A judge dismissed a negligence lawsuit Monday filed by the parents of a Canadian student against the downtown Los Angeles hotel where their daughter drowned in a rooftop water tank in 2013.
Finalizing a tentative ruling he handed down Friday, Los Angeles Superior Court Judge Howard Halm found that 21-year-old Elisa Lam's death was unforeseeable because it occurred in an area of the former Cecil Hotel where guests were not allowed.
To reach the water tank, Lam had to go to the hotel roof, climb onto a platform, scale a 10-foot ladder along the side of the tank, push aside the 20-pound lid and then either fall or climb into the tank, Halm wrote in his nine-page decision.
The judge noted that the hotel management knew of no previous incidents.
"In fact, the very nature of the water tank would make it unreasonable for (Lam) to assume that she was allowed to climb it and open the lid," Halm wrote.
David and Yinna Lam filed the suit in September 2013 against the hotel, which was built in the 1920s and has since been renamed Stay on Main. Their attorney, Thomas Johnston, said after the hearing that he will have to ponder the issues further before deciding whether to appeal.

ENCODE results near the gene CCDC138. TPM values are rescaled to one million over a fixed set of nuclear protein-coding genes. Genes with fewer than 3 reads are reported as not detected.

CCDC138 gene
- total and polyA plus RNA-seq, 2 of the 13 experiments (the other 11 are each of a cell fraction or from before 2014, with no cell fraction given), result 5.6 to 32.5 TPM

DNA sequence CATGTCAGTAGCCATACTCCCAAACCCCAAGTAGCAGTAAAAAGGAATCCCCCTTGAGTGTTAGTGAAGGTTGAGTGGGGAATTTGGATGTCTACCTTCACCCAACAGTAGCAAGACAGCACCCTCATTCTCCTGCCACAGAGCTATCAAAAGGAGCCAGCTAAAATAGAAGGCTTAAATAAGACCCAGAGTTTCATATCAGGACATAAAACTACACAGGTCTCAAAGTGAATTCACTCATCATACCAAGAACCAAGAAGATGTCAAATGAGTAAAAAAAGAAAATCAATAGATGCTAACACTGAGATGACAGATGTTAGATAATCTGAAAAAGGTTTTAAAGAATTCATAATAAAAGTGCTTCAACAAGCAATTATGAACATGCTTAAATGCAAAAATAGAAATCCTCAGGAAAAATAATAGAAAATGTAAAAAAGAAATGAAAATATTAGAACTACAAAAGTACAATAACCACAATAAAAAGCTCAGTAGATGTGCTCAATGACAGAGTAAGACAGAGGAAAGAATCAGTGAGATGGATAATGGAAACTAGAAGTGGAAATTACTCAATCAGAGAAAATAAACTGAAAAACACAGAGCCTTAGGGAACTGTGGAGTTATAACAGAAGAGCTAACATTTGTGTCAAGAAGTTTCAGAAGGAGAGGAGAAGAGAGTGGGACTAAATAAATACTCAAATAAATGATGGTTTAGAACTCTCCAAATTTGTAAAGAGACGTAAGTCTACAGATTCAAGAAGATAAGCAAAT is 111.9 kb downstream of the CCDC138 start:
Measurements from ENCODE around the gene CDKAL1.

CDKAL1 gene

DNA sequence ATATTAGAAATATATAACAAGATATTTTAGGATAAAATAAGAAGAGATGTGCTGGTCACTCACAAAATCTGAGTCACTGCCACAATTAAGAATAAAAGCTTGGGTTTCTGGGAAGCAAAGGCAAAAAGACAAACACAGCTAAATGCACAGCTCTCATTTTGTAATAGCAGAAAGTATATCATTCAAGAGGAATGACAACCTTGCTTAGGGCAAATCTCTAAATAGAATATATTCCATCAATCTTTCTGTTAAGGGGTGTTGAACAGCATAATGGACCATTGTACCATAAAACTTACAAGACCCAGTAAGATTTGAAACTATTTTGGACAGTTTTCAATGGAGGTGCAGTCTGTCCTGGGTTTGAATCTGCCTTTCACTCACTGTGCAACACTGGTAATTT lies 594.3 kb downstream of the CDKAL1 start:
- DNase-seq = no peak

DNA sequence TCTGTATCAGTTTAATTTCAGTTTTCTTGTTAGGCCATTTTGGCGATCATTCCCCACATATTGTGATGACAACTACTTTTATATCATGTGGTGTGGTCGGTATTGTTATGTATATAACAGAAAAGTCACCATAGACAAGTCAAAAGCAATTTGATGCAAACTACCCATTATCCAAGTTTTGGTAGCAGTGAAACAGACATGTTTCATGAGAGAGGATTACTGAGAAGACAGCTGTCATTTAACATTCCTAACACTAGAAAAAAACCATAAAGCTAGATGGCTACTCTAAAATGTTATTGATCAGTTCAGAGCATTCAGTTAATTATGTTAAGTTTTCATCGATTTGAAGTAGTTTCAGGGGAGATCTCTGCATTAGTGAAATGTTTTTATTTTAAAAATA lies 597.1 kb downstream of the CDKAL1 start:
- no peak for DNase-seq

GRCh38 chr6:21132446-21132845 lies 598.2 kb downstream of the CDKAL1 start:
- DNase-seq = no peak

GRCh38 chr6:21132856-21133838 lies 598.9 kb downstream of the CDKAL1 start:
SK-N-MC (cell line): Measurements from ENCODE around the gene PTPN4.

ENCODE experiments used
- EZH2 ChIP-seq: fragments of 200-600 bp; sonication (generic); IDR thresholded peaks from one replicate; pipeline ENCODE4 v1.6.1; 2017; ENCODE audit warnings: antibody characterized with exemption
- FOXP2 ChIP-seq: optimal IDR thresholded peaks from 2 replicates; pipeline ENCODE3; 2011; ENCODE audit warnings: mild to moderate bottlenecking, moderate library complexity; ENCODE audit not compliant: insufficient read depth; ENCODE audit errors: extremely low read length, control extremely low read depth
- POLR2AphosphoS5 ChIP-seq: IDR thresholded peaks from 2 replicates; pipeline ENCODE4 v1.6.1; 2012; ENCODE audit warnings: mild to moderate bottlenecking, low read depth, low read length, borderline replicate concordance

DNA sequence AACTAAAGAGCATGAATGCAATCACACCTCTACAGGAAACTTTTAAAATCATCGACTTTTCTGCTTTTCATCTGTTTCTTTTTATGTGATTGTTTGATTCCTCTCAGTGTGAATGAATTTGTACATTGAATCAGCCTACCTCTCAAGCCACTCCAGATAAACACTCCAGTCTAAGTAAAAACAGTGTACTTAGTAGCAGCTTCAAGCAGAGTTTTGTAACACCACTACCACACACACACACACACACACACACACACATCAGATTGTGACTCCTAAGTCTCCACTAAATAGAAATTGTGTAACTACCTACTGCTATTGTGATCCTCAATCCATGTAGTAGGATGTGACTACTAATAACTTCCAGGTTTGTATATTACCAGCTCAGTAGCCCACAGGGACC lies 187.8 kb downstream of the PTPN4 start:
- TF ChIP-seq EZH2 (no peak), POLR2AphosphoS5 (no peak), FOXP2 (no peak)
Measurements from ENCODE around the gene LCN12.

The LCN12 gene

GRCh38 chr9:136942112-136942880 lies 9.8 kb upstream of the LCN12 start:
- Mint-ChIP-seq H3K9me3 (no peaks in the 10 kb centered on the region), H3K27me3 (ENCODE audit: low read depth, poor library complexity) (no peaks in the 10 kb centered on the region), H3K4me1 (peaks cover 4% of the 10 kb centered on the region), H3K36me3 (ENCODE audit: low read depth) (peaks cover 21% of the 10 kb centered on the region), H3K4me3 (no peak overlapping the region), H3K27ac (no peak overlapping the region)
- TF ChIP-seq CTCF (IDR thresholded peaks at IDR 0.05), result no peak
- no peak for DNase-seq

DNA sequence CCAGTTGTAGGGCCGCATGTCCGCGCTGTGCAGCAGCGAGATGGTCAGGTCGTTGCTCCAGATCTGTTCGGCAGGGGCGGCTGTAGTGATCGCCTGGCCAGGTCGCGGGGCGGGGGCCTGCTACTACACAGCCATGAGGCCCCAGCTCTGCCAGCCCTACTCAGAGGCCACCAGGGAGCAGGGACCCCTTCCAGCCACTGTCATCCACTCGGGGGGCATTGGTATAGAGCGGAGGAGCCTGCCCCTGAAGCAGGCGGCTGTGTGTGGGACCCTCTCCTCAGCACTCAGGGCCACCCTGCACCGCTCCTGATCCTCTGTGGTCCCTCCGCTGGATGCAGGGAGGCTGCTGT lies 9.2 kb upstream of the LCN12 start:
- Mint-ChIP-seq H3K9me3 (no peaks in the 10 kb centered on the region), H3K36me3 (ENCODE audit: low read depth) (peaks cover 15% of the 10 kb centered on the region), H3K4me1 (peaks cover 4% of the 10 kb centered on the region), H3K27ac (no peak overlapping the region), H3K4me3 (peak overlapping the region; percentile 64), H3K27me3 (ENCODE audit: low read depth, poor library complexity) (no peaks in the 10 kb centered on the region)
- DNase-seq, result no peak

In his argument before Halm, Johnston said Lam was not killed by a "bogeyman" or a "haunted hotel." He said the young woman was mentally ill and that her death could have been prevented if the lid on the tank had hinges and a lock as it does at present.
"They should have secured that water tank," Johnston said. "This was an accident waiting to happen."
Defense attorney Jeff Hsu said Halm made the correct ruling.
Lam, a student at the University of British Columbia in Vancouver, was staying at the hotel while on a holiday trip to California. Her body was found on Feb. 19, 2013. The LAPD searched the roof earlier while investigating her disappearance, but did not check the tanks.
Lam was last seen Jan. 31, 2013, at the hotel near Skid Row.
Surveillance video footage showed her behaving oddly in a hotel elevator. Her case drew interest in China, where the video went viral, and other Asian countries, as well as the United States and Canada.